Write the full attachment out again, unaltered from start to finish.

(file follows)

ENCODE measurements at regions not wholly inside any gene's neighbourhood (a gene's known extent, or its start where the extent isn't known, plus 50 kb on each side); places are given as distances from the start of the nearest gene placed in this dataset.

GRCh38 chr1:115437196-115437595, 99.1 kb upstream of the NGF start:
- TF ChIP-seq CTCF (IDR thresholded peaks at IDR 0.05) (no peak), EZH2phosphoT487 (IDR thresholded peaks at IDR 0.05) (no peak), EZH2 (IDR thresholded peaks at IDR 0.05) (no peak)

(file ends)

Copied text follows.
ENCODE measurements at regions not wholly inside any gene's neighbourhood (a gene's known extent, or its start where the extent isn't known, plus 50 kb on each side); places are given as distances from the start of the nearest gene placed in this dataset.

GRCh38 chr1:115437196-115437595, 99.1 kb upstream of the NGF start:
- TF ChIP-seq CTCF (IDR thresholded peaks at IDR 0.05) (no peak), EZH2phosphoT487 (IDR thresholded peaks at IDR 0.05) (no peak), EZH2 (IDR thresholded peaks at IDR 0.05) (no peak)